Avoiding Injury while Gardening

Shoulders Stretches

Spring – what a beautiful time of year! The blossoming flowers and new leaves on the trees will hopefully put the spring back in your step. For gardeners, spring is a great time to welcome life back to the yard. Gardening, often thought of as a leisurely activity, is actually considered a physical activity requiring a warm-up, cool down, and plenty of fluids. Without taking these measures you may cause your body extra stress and maybe even an injury.

Each spring, at our chiropractic clinic, we see some injuries related to gardening. Here are a few tips followed by a few stretches that will hopefully help you to avoid these injuries:

1. Do the scissors stance while raking: Stand with your right leg forward and your left leg back while you rake. Switch which leg is in front every few minutes. This will keep you from bending and twisting your way into a sore back.

2. Change hands frequently: Changing hands when raking & hoeing prevents muscle strain on one side of the body. Try to stand as straight as possible with your head upright.

3. Use long-handled tools: Long-handled tools let you avoid bending forward and sideways as you work, which can cause you to strain your neck or lower back.

4. Lift properly: Face the object you plan to lift, bend your knees, and draw the load close to your body. Use the muscle power of your legs to lift. Don’t lift heavy objects above your waist. Ask for help moving big flowerpots and bags of soil or garden waste.

5. Kneel to weed and plant: Constant bending and squatting can put a strain on your back, neck, and leg muscles. You can buy special knee pads and mats that make kneeling on the ground more comfortable.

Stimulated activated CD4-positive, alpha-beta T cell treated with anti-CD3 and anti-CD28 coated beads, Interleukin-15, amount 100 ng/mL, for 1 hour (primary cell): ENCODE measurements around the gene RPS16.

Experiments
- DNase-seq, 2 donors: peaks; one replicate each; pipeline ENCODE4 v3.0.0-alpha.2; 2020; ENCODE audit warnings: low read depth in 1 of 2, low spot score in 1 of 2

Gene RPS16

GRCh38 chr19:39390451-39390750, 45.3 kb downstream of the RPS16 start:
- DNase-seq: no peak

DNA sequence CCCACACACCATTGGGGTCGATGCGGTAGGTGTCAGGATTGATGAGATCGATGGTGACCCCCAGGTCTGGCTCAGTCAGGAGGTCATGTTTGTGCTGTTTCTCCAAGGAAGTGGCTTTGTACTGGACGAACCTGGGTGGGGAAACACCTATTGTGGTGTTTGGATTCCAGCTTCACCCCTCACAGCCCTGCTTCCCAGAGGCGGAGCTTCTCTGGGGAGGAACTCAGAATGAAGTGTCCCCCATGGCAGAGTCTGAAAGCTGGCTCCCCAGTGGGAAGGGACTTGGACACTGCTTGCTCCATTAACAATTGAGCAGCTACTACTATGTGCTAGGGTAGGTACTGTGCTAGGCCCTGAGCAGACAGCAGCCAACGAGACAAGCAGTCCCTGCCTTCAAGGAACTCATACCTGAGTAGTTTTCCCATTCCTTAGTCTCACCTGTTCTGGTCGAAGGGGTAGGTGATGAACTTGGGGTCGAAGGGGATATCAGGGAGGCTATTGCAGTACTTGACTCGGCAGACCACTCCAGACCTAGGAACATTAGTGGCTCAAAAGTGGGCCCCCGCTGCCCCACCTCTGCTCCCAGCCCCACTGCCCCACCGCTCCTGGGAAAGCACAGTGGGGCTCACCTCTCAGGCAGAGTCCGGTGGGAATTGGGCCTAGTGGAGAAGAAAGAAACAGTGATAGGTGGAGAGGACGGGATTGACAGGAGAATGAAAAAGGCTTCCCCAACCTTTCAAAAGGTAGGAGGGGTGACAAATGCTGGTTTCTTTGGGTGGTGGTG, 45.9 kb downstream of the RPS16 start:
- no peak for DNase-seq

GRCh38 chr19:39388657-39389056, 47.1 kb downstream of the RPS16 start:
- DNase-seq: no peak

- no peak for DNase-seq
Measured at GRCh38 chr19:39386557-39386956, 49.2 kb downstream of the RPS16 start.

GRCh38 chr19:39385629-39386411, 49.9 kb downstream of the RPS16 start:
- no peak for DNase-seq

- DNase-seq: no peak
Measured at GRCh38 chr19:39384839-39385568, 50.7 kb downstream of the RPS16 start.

6. Take frequent breaks: taking breaks to stretch and rehydrate is very important for keeping your body in peak condition and will ensure your muscles don’t fatigue as quickly.

Stretches to Try:

Lower back:

  • Sit on a chair and slowly bend your body forward from your hips, putting your head down and resting your hands on the ground
  • Lye on the ground put your hands under your knee, pull your leg into your chest leaving your other leg straight on the ground

Lower back Stretches

Upper back:

  • Intertwine your fingers and flip hands so your palms are facing outwards in front of you, straighten arms, and round your shoulders
  • While standing hold your hands behind your back, bend forward at the waist, and lift your arms as far as possible

Upper back stretches


  • Hold elbow of your opposite arm and push arm straight across the front of your body
  • While holding the elbow of your opposite arm put your arm behind your head with your hand in the middle of your back and push lightly

Shoulders Stretches


  • While standing straight and facing forward bend your knee and grab your ankle with your hand, pull your leg back and bring your foot to your behind if possible, keep your knees as close together as possible
  • Using a chair or a wall outstretch your arms and push your body back into a lunge, keeping your back leg straight

Knees stretches

If you experience an injury while gardening, we always encourage our patients to take a break from the activity until the pain has been managed. It is also a good idea to check in with your local Burlington chiropractor, Burlington massage therapist, or Burlington physiotherapist if your pain does not go away. They will be able to properly assess and treat you for the injury so that you can get back to gardening as soon as possible!


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